One of the real challenges for us as venue management (and remember, that not all venues have “management” in that sense, some will only have a bar manager, or a lone tech – it really just depends) was to create as safe a space as possible. I say “safe” because it echoes the terminology with which I’m assuming we’re all familiar here, but what’s probably more accurate is to say “respectful”. The nature of the pub/club/gig scene in the UK is such that it is *largely* dominated by heteronormative / cis / sexist machismo. It just is. And that presents a pretty big barrier to achieving this kind of safe space within a mainstream venue. And that reflects wider societal prejudices more than it does those of any individual venue, I think.

    One of my jobs was to liaise with the contractors – stewards, first aid, that kind of thing. I made a point of advancing the show to these groups as one which was not for the easily shocked, and one not for the “ooh-i-want-to-stare-at-tits” brigade. Luckily, we were able because of our size & purchasing power to specify this kind of thing – a smaller venue might not have had that luxury – and we were in particular lucky to be able to draw from a group of stewards who had worked similar shows elsewhere, and who for want of a better term “got it”. The event briefing which went to all other departments emphasised respect for performers and for audience members, trans-issues with regard to toilets, changes to standard search procedures, and a close eye being kept on groups of men who might break out into a chorus of get-yer-tits-out. We did the best we could, but you’re never going to be able to account for everyone who comes to a show, you can’t vet everyone who buys a ticket – and neither would you want to, I suspect.

    The cis/toilets issue is an interesting one, you do have to police them to a certain extent because if you end up with folk shagging in them it can be an issue when it comes to your licence. Plus, ever been in a female toilet where there’s a big notice saying that male attendants are on duty? Course you have, because there’s an expectation that cis-females couldn’t possibly pee next to someone who wasn’t also cis-female. So your stewards, if they work in your venue on a regular basis, are used to that, and if you expect or need there to be a different approach for a particular event, that’s got to be addressed in advance. We certainly didn’t realise that it was an issue until it was brought to our attention by one trans customer, and we incorporated the feedback into the briefing for the next event.

    I’m not sure about moon on a stick, but some factors – like public transport, or the physical fabric of the building, are very difficult to achieve from the venue’s point of view ;) Other points you make are really interesting, and do certainly clearly reflect the kind of show that you want to put on, in terms of the overall event, as influenced by your politics. Seems cool. I do wonder, do you have an advance/rider procedure for your shows? If you promote, rather than perform at other people’s events, there’s always a certain amount of negotiation you can do with the venue...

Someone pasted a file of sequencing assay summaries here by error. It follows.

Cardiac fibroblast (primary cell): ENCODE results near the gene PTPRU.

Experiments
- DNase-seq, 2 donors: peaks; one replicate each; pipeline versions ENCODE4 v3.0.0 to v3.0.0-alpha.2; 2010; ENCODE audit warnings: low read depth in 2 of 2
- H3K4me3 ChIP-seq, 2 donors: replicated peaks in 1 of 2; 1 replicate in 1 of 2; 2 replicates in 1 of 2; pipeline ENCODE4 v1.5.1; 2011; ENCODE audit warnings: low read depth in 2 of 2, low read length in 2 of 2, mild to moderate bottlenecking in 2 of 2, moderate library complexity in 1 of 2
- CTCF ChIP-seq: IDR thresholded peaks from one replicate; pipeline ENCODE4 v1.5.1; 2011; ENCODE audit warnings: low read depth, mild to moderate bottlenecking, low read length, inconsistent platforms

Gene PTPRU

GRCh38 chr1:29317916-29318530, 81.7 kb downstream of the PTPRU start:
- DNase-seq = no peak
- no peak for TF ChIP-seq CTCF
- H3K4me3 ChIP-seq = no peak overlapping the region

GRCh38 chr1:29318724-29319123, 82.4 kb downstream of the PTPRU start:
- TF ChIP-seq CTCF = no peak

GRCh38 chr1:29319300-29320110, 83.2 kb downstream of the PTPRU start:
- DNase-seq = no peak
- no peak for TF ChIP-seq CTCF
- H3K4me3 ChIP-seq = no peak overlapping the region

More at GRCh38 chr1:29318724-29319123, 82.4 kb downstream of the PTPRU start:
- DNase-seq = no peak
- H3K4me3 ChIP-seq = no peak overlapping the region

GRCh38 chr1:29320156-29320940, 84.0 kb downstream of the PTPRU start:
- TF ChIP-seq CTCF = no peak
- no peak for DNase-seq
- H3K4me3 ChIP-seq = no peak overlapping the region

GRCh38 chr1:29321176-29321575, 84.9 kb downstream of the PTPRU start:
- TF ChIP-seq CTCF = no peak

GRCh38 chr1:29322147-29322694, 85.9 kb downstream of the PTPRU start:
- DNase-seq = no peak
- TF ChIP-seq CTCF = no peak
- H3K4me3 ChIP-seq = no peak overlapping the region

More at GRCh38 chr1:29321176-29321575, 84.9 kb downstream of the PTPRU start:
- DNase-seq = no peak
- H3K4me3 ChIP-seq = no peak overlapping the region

New to the blog, hope to be back!

    (Posted anon for to be on the safe side of the sensitivities of my old employer...I’m not a spokesperson for ‘em or anything...)

  4. Wow, so many thoughtful comments!

    I just want to clarify that I am, ultimately, blaming "the scene" - not individual artists for their venue choices, nor individual venues for things beyond their control. These are things we can strive together to improve on, NOT ideals that we should be blamed or shamed for failing to live up to.

    Something like a "better venues project" sounds like a great idea - if pitched right, it could be a resource for performers seeking venues, and a resource for venues seeking to increase their inclusiveness/accessibility.

    I shall have to think awhile about how Lashings can best contribute to this. I really rather enjoyed the weekend I spent scoping out accessible venues in Brighton, but it's hardly a scalable approach!

    A one-off Lashings gig in Oxford or London is likely to attract 40-80 people. We're growing our audience slowly, but it's still not enough to (eg) hire out a whole venue, with the ensuing control over security, toilets, etc, that that implies. Most of the time, we're stuck with whatever a venue does "as standard", because we're sharing a venue with a regular clientele. Nevertheless I'm hoping that this blog post - and the conclusions that we draw from the comments - might be the beginnings of a "Lashings rider" that we can use to concisely explain our requirements to potential venues.